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I have a flood light that's not properly mounted and I'd like to run conduit to raise it about two feet higher on a stucco and brick wall.

The wires exit the house via a small, approx. half inch hole ( see photo ). I was planning on using a service entrance LB like this one or a regular conduit body but I just want to make sure this is the most appropriate way to handle wires exiting a house without conduit?

Is using a weatherproof box better than a conduit body in this case? I think the box would be unnecessarily bulky compared to the conduit body/service entrance LB but what would be the best option to seal it from the weather?

Wires exiting the house

  • Can you access the other side of the wall? – Harper - Reinstate Monica Jun 5 at 17:42
  • You will have to change wire types to raise the fixture. You can recess a fixture in that location and still use NM but to come outside with a box or go up the wall you need a box for a splice then wire rated for the location. Me I would just cut in a box and put the light there with the original wire that is code compliant. – Ed Beal Jun 5 at 18:41
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cringe

This was a bodge job from the beginning. Hole unguarded, NM cable coming outside as if Shelter-in-place was over, fitting intended for octagon box misapplied to mount an outside light, etc. Is the light even rated for outdoors??

(NM-B is not legal nor reliable outside; this could be tripping a GFCI if it was on it just from hot-ground leakage from insulation breakdown. Meanwhile the paper stuffing is wicking water tens of feet down the cable).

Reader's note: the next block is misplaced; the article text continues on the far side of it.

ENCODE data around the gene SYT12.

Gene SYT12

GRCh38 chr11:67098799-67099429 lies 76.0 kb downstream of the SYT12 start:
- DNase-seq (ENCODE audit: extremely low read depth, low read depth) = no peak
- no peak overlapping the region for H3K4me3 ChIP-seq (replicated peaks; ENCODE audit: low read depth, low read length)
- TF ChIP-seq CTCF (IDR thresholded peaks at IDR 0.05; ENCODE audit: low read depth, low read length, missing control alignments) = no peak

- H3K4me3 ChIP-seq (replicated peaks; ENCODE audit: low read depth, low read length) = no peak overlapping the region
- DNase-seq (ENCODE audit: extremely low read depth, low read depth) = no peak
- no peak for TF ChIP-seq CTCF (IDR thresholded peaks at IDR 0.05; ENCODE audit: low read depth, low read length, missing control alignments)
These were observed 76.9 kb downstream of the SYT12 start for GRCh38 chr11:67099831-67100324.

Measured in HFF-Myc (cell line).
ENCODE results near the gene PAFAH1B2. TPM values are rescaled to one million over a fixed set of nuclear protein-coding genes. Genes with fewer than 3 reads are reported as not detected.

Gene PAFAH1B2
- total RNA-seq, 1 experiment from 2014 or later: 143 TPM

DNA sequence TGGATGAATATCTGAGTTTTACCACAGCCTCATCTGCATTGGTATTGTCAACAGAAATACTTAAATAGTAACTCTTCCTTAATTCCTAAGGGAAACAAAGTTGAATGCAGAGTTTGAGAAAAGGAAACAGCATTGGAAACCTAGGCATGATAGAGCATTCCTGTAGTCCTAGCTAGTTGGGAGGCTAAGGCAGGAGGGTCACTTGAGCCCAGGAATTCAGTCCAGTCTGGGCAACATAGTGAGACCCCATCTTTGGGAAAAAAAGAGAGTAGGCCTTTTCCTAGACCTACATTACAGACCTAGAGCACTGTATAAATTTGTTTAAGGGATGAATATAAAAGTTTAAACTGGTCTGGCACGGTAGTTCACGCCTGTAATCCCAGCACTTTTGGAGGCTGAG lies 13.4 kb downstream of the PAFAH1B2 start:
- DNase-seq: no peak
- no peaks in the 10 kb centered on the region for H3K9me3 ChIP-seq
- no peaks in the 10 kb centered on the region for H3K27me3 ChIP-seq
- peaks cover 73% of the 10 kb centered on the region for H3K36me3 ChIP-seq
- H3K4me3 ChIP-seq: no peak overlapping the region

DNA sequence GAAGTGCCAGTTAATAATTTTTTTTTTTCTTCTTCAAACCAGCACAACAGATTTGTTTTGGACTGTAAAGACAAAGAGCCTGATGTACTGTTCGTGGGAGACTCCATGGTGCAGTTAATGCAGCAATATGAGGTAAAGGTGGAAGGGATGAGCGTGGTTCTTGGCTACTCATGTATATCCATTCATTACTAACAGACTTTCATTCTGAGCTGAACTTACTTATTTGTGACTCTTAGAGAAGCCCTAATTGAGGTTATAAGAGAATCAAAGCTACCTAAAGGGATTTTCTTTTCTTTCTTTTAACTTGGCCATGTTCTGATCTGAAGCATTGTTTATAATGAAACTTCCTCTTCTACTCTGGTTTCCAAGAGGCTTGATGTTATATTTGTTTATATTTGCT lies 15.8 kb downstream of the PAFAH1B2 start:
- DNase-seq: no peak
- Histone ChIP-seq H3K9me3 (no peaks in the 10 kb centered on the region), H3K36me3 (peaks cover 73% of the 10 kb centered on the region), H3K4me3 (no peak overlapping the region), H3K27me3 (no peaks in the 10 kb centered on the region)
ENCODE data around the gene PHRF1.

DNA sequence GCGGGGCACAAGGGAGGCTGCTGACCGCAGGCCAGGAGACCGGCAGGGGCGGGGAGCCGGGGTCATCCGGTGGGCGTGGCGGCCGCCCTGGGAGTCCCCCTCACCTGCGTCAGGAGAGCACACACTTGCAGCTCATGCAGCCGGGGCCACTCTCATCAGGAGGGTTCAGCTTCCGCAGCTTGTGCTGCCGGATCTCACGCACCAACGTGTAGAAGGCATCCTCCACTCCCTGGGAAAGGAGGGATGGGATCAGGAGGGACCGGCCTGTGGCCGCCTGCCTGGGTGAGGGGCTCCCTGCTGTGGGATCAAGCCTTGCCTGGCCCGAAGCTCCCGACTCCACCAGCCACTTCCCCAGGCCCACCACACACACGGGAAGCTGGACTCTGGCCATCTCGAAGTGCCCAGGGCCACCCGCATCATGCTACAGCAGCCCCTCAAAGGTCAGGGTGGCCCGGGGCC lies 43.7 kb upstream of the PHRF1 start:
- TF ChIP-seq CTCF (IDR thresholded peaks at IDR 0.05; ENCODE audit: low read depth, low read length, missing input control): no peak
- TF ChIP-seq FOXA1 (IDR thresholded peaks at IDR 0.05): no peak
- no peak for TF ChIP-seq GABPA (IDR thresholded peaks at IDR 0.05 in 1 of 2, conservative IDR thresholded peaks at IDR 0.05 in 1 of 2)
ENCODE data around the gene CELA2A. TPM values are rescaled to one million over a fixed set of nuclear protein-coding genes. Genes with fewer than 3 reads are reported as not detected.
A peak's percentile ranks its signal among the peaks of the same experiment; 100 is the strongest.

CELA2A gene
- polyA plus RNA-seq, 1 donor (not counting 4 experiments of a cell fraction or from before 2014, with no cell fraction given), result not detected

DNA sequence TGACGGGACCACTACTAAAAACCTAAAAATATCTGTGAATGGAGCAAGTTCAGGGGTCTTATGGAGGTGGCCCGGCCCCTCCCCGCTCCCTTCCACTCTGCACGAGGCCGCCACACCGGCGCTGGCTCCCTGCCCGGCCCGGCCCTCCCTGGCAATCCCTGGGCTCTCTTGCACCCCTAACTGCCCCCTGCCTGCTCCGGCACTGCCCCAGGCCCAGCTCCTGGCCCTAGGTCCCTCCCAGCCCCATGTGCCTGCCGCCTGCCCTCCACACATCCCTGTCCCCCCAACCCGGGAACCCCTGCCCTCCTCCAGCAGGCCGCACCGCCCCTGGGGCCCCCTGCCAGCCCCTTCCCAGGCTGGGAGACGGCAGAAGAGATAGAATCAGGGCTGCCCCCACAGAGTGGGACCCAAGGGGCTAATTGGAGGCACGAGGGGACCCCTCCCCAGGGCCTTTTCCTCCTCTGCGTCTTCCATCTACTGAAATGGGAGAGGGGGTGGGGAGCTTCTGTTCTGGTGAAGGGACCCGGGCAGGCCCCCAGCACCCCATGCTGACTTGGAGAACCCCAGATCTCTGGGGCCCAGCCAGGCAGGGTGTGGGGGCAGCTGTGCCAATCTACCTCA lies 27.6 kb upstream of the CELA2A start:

I think a plain old 1/2" conduit body would be perfectly fine as part of a nutritious breakfast - er, proper wiring method.

I would run up the wall with conduit to your desired light location then fit an appropriate box there. My preference is a box where the flexible cable to the light exits the bottom of the box with a proper liquidtight strain relief; that way when the liquidtight leaks, water still doesn't get in. You don't want the conduit to turn into a rain superhighway into your house.

The only issue is, you can't run NM cable outside, and UF cable won't fit inside conduit (unless you make it stupid-huge). That limits you to THHN wire, which works great in conduit (use stranded since you'll be splicing to wire nuts at both ends). You will need to make a transition from NM to THHN somewhere inside the house, and that requires an accessible junction box to do that.

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    thanks... so if I use the conduit body, is caulking enough to seal that hole in the stucco and the gap between the stucco and the conduit body? – mikeLdub Jun 5 at 18:57
  • you can't do junctions inside a conduit body – Jasen Jun 6 at 4:09
  • Yeah, I was envisioning to extend the conduit through the wall, to a junction box inside. Make the NM to THHN transition there. Can't do it in a conduit body unless the body is absolutely gigantic like junction-box size, and that... defeats the purpose... – Harper - Reinstate Monica Jun 6 at 5:41

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